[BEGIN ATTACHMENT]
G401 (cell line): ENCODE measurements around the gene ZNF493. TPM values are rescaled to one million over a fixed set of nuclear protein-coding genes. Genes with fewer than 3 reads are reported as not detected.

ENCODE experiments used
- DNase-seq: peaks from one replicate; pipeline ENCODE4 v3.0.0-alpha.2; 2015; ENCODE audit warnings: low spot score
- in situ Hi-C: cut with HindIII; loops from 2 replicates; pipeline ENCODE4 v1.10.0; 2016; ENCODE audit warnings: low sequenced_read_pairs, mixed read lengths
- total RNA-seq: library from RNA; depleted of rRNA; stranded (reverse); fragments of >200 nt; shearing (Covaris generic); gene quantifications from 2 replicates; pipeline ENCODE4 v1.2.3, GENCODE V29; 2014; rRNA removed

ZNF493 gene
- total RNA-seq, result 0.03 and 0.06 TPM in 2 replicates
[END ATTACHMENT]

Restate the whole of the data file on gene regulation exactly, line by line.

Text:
G401 (cell line): ENCODE measurements around the gene ZNF493. TPM values are rescaled to one million over a fixed set of nuclear protein-coding genes. Genes with fewer than 3 reads are reported as not detected.

ENCODE experiments used
- DNase-seq: peaks from one replicate; pipeline ENCODE4 v3.0.0-alpha.2; 2015; ENCODE audit warnings: low spot score
- in situ Hi-C: cut with HindIII; loops from 2 replicates; pipeline ENCODE4 v1.10.0; 2016; ENCODE audit warnings: low sequenced_read_pairs, mixed read lengths
- total RNA-seq: library from RNA; depleted of rRNA; stranded (reverse); fragments of >200 nt; shearing (Covaris generic); gene quantifications from 2 replicates; pipeline ENCODE4 v1.2.3, GENCODE V29; 2014; rRNA removed

ZNF493 gene
- total RNA-seq, result 0.03 and 0.06 TPM in 2 replicates